O2 facts & figures
The chart illustrating this article should be familiar to all nitrox divers. If you were not shown it when you took your course, your instructor did a shoddy job.
Scientists and navy divers were using nitrox for decades before sport divers started using it. The science behind nitrox diving, including this chart, came to us via a former US National Oceanic & Atmospheric Administration (NOAA) Diving Officer, Dick Rutkowski, who started teaching it to sport divers in 1985.
Nitrox 32 was originally known as NOAA 1; nitrox 36 was NOAA 2.
The NOAA oxygen exposure chart.
The chart details the level of oxygen exposure at which a diver may be at risk of an oxygen-toxicity convulsion. NOAA deliberately set conservative limits. It didn’t want to lose its scientists, after all.
As you can see, the limits do not simply derive from the PO2; they derive also from the time a diver spends exposed to that PO2. Therefore, spending 150 minutes at a PO2 of 1.4 carries the same risk as spending 45 minutes at 1.6.
But a PO2 of 1.6 is the absolute maximum. Beyond this, the permitted exposure time drops quickly to only a few minutes. So divers were advised always to choose a lower “target” PO2 of 1.5 or 1.4, to allow for defective gauges, defective analysers and diver inattention.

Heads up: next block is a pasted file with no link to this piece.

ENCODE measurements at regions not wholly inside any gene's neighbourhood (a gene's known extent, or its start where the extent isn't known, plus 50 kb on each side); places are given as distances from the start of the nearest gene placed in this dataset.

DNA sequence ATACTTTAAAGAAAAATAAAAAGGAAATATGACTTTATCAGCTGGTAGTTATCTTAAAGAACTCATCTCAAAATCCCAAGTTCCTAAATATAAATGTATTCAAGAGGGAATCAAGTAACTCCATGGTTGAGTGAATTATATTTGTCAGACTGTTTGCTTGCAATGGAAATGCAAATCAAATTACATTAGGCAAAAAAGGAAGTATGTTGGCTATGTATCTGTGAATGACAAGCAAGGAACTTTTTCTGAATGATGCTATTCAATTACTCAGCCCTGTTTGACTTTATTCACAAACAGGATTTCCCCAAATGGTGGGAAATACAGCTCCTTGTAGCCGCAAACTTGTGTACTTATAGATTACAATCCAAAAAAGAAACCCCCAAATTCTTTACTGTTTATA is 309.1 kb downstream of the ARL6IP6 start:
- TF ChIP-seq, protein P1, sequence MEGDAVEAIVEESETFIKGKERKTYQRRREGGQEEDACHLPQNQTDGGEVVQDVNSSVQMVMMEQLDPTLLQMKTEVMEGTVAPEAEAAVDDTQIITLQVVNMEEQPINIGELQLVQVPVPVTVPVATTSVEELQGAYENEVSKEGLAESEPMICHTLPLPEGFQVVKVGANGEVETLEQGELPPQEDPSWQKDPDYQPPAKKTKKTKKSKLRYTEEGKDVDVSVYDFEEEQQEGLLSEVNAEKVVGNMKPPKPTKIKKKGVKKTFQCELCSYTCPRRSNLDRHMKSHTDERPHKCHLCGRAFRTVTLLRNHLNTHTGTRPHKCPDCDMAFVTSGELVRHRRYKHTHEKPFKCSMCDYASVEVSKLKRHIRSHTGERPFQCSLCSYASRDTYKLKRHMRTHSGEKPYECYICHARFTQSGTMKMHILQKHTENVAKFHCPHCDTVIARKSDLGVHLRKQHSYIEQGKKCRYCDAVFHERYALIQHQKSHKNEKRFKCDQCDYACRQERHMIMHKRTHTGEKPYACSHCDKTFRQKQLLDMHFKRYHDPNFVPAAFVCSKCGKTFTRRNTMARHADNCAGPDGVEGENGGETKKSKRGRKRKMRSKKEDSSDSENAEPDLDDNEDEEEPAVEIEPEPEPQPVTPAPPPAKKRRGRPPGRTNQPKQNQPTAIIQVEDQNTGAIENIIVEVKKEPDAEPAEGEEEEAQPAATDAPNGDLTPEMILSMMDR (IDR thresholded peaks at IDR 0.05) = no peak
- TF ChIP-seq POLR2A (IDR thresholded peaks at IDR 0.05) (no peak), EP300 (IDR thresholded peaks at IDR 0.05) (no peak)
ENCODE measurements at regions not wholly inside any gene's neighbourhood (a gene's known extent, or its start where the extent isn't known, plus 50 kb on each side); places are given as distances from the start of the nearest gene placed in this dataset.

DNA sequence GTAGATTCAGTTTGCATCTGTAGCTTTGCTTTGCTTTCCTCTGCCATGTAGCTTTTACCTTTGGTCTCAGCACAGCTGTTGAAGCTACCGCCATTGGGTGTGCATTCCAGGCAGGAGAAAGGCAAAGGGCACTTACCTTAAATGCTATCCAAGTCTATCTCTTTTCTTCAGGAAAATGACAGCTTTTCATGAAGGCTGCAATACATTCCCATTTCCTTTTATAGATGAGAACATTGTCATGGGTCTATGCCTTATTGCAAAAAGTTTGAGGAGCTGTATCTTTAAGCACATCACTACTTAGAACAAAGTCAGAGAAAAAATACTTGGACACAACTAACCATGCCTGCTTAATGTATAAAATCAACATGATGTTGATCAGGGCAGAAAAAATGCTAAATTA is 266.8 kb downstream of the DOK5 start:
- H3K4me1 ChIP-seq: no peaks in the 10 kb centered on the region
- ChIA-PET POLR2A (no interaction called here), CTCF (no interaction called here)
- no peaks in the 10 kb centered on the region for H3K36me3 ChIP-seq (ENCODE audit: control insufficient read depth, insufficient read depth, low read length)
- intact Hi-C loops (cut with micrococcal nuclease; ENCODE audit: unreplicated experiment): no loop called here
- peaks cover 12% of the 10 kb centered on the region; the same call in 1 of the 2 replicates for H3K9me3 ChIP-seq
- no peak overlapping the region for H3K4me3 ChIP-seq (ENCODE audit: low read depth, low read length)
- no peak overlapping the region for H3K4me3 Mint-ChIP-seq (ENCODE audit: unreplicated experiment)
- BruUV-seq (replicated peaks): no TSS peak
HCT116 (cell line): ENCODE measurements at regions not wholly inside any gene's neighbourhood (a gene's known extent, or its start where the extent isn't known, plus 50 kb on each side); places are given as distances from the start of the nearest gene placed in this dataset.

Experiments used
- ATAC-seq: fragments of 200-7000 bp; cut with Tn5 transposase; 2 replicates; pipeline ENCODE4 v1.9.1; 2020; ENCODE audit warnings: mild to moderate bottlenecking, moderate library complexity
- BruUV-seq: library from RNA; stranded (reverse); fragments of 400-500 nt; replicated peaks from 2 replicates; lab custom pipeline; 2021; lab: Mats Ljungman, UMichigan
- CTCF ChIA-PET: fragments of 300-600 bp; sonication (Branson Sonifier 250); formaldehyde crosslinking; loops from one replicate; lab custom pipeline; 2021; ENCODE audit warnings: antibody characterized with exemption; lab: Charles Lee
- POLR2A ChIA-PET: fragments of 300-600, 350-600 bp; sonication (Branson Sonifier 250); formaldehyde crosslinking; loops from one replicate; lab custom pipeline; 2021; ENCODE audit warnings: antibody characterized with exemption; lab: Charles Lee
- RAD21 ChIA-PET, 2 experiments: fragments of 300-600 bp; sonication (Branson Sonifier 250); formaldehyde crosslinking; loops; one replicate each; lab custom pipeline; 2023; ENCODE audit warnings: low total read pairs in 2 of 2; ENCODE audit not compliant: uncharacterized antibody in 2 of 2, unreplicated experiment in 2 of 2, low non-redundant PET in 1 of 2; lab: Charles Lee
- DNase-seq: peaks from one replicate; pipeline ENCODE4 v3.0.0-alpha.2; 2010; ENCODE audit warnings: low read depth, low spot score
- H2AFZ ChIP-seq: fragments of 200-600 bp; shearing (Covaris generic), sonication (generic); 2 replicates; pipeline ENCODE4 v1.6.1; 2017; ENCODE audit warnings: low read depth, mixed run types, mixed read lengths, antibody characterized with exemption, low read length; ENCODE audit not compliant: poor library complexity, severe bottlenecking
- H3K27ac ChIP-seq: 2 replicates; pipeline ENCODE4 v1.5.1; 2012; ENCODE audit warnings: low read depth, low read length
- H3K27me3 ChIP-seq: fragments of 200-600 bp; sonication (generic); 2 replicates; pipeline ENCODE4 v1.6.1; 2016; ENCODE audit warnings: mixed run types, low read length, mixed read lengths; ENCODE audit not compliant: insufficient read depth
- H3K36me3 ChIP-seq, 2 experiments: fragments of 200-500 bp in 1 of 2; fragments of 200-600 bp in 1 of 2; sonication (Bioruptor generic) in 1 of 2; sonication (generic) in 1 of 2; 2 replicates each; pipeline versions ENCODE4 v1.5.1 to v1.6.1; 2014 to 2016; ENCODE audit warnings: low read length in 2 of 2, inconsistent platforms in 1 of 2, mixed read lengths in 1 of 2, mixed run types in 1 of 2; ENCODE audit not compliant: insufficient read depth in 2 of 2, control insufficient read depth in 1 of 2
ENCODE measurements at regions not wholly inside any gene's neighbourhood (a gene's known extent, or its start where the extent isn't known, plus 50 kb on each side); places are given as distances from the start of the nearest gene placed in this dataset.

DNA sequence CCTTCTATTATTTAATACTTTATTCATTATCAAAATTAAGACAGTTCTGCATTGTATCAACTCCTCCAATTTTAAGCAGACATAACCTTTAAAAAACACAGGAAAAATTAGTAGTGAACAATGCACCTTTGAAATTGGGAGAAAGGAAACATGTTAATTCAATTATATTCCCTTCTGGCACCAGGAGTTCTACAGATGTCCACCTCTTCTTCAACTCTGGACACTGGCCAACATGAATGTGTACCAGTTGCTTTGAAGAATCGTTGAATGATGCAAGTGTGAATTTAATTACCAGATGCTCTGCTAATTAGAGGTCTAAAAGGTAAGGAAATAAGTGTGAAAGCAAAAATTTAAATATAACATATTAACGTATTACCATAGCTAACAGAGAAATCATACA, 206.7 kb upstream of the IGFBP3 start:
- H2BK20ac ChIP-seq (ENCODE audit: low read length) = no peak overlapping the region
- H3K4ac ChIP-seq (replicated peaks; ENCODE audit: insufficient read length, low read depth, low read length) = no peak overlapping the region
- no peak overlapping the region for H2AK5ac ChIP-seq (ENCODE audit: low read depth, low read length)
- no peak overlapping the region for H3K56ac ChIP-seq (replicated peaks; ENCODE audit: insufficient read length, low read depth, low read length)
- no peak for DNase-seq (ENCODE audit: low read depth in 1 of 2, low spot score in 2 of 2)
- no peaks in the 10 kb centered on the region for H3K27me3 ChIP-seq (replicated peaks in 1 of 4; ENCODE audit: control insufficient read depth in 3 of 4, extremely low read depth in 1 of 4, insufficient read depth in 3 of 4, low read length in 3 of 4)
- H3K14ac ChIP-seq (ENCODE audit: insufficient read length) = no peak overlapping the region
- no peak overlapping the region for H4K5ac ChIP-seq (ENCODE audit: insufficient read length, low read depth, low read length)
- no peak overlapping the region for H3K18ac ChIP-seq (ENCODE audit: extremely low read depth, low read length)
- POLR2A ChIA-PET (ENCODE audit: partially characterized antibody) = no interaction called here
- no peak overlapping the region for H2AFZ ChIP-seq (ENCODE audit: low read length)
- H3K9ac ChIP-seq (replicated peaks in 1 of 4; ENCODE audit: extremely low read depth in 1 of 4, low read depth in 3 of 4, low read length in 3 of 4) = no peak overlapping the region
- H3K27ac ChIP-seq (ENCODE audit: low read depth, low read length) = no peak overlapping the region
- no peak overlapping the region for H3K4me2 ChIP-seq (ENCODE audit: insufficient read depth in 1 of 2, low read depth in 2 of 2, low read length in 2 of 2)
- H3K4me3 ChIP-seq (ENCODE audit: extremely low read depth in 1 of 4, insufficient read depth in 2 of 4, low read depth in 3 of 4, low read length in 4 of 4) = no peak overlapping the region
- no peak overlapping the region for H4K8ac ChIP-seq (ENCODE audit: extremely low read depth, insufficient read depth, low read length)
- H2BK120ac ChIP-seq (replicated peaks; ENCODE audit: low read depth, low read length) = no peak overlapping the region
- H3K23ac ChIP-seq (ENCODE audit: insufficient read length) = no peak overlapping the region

In the beginning, conventional wisdom among the established sport-diving hierarchy was that teaching nitrox to sport divers was dangerous. It would lead to mayhem, with divers suffering oxygen hits and drowning all over the place.
This didn’t happen. It still doesn’t happen today, with millions of nitrox dives taking place each year. Experience has shown that sport divers diving on open-circuit nitrox do not come to harm when diving within no-decompression limits and NOAA oxygen-exposure limits.
When the mainstream training agencies saw this (and also found that they were losing market share to the nitrox agencies), they started running nitrox diver courses too.
Those that came late to the party, however, could not completely shake off their anxiety. This has resulted in 1.4 being considered today as the maximum PO2 for a nitrox diver. Computer makers now preset 1.4 as the PO2 alarm, though on most units this is user-changeable.
The length of exposure factor seems to have been erased from the equation, to
a certain extent, leading to the sort of misguided response we saw among the group in the Philippines.
Nitrox 32 was actually the perfect mix for that wreck-dive. The water was warm, visibility excellent. With no current, the divers had to expend only minimal effort. There was no reason for extraordinary caution concerning PO2 levels.
Nitrox 32 gave the divers significantly more no-decompression bottom time than air. They did not have to go beyond 34m and a PO2 of 1.4 and, even with the extended no-decompression time, the time spent at 1.4 was a tiny percentage of the 150 minutes NOAA exposure limit.
Even when lying flat on the sand, a diver would have had a PO2 of 1.44, hardly something to panic about. As you see from the chart, the NOAA-permitted exposure at 1.5 is 120 minutes.
Sadly, it was unnecessary for the divers to abort. They missed a great dive.